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As CEO crooks and Wall Street con men get richer...
One million more fall into poverty

By Nicole Colson | October 4, 2002 | Page 2

MEALTIMES ARE depressing for 6-year-old LeeArius Daniels. There's not much work in Pembroke Township, Ill., where he lives--so it's been hard for his mother LaCheir to find employment.

LaCheir and her five kids get $450 a month in food stamps. That's it. Thanks to the Clinton administration's welfare "reform" law in 1996, cash grants were cut off to "able-bodied adults" who can't find work.

LaCheir is willing to work, but with a limited education, no jobs in town, and neither a car nor accessible public transportation to use to commute, there's not much she can do.

When a New York Times reporter researching poverty in the U.S. visited recently, he found that the family's water heater didn't work. There was no food in the cupboards, and LaCheir was skipping meals to make sure that her kids could have what little food was left at the end of the month.

This is the sickening reality for hundreds of thousands of families living in similar circumstances in the U.S. And that number is getting bigger.

According to U.S. Census Bureau statistics, the proportion of Americans in poverty rose significantly last year, for the first time in eight years. Today, 32.9 million Americans are impoverished--11.7 million of them are children. That's an overall increase of 1.3 million poor people since the year 2000.

Part of what makes these statistics so appalling is that, at the same time, the rich are getting richer. According to Census Bureau figures, household income for the richest 20 percent of the population actually increased by an average of $1,000 apiece last year. The top 20 percent got half of all household income, while the poorest 20 percent received just 3.5 percent.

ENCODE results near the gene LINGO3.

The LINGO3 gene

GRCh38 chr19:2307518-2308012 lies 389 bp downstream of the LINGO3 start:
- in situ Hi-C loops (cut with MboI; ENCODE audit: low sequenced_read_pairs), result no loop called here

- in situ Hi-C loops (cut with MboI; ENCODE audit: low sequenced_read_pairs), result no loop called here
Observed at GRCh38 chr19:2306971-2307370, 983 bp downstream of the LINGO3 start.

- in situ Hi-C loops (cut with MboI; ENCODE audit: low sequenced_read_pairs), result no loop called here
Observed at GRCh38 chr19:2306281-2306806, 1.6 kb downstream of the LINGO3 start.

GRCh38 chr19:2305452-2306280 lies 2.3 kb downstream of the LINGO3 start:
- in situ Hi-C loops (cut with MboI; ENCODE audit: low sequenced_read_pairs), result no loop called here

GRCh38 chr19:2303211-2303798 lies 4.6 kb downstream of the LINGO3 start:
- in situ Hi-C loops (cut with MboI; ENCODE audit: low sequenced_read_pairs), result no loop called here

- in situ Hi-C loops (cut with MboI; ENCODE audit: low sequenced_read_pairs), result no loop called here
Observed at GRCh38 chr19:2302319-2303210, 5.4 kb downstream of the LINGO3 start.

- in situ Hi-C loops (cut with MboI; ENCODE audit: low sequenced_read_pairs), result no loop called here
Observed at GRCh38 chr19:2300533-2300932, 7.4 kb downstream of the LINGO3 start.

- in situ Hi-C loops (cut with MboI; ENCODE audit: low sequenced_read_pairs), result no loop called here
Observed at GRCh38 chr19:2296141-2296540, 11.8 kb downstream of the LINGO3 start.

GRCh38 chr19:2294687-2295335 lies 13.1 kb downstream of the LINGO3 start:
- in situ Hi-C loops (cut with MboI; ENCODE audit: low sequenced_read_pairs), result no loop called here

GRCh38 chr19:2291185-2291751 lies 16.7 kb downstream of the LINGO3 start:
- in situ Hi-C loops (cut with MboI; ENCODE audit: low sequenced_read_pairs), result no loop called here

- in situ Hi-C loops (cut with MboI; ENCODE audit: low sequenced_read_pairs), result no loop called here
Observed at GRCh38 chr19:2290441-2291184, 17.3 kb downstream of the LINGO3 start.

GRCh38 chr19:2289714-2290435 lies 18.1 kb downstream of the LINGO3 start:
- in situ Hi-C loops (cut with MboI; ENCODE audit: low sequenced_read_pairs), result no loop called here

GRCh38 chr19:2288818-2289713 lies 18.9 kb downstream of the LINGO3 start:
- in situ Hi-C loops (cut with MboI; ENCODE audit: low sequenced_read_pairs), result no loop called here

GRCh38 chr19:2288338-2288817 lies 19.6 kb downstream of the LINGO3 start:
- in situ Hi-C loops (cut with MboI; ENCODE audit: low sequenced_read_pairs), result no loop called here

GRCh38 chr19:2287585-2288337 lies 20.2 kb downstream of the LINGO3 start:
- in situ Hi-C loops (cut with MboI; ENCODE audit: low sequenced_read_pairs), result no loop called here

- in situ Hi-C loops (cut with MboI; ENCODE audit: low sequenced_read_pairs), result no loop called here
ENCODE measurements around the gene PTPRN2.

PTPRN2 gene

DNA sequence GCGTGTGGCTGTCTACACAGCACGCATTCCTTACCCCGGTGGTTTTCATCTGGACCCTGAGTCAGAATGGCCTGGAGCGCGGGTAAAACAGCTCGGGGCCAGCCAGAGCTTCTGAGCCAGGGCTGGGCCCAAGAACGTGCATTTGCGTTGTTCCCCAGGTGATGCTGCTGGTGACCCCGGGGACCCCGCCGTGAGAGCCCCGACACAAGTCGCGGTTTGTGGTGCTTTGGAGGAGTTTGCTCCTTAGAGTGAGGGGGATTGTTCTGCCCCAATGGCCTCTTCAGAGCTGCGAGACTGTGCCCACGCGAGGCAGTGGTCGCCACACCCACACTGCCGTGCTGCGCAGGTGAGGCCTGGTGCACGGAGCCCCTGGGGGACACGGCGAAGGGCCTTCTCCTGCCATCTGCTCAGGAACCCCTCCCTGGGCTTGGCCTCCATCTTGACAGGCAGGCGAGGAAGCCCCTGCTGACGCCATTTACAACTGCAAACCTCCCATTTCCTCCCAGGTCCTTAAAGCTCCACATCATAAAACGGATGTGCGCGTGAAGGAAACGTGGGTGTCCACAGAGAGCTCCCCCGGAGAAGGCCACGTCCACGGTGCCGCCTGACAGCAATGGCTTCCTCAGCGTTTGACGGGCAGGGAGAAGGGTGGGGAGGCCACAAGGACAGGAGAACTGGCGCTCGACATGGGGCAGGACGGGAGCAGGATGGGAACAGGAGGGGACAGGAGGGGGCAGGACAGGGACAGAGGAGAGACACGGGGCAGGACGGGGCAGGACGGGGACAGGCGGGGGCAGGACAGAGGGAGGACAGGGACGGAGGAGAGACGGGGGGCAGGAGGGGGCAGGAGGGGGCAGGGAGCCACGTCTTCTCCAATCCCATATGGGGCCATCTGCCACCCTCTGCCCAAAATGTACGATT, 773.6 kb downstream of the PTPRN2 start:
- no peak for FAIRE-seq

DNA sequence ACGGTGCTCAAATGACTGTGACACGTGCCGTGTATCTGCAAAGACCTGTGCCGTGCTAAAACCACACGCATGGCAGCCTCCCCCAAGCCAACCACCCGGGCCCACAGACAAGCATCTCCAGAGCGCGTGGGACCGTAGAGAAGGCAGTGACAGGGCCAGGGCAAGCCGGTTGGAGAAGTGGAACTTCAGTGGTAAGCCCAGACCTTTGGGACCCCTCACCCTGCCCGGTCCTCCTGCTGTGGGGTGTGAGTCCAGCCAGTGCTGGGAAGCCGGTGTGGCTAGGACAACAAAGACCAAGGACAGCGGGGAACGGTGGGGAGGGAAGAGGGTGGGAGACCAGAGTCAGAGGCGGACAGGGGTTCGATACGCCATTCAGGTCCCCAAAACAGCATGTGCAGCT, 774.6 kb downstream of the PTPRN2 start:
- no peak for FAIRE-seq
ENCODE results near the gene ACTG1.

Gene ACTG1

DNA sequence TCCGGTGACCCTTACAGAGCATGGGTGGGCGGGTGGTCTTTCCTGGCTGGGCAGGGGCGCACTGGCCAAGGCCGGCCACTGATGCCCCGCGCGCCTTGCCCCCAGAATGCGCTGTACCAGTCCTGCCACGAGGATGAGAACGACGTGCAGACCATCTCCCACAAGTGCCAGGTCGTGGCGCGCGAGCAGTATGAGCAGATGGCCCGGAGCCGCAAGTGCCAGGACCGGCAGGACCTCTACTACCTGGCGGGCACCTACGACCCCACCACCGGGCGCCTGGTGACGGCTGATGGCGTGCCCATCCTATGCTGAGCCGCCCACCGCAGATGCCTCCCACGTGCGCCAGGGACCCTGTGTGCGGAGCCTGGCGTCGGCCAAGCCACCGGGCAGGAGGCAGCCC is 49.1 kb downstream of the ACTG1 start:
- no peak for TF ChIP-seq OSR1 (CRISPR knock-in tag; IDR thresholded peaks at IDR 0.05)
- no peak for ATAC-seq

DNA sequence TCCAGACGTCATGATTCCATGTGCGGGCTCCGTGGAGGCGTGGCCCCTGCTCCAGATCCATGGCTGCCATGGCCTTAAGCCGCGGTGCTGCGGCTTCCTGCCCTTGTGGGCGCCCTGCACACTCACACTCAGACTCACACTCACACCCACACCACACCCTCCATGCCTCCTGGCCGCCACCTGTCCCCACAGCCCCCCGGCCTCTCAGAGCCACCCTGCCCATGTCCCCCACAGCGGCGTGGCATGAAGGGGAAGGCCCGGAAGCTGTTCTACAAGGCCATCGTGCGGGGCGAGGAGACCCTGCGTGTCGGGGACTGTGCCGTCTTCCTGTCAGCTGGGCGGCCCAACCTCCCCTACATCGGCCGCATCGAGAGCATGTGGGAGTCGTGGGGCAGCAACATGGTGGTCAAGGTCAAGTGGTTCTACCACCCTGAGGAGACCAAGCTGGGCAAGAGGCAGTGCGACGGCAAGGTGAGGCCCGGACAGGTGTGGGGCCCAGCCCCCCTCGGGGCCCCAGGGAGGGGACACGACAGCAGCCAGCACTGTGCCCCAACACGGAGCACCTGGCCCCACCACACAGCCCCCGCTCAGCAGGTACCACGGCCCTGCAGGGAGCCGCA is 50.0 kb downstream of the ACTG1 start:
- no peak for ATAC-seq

"The Census data show that income inequality either set a record in 2001 or tied for the highest level on record," Robert Greenstein, executive director of the Center on Budget and Policy Priorities, told the New York Times. So while more and more children like LeeArius Daniels are wondering where their next meal is going to come from, corporate crooks and the filthy rich are doing just fine.

Former Tyco CEO Dennis Kozlowski may be in hot water after revelations of how he wasted company money on absurd luxury items--$15,000 for an umbrella stand in the shape of a dog, $445 for a pincushion, and $2,200 for a trash basket.

Of course, those are just the "little" things--he also blew more than $1 million last year to pay for a lavish birthday party for his wife at the Hotel Cala di Volpe on the Italian island of Sardinia. But it's doubtful that he'll even spend a day in jail.

What a sick system where a corporate parasite can spend as much on a trash basket as a poor family like LeeArius' has to survive on for five months. We need a socialist alternative to this world of greed and poverty.

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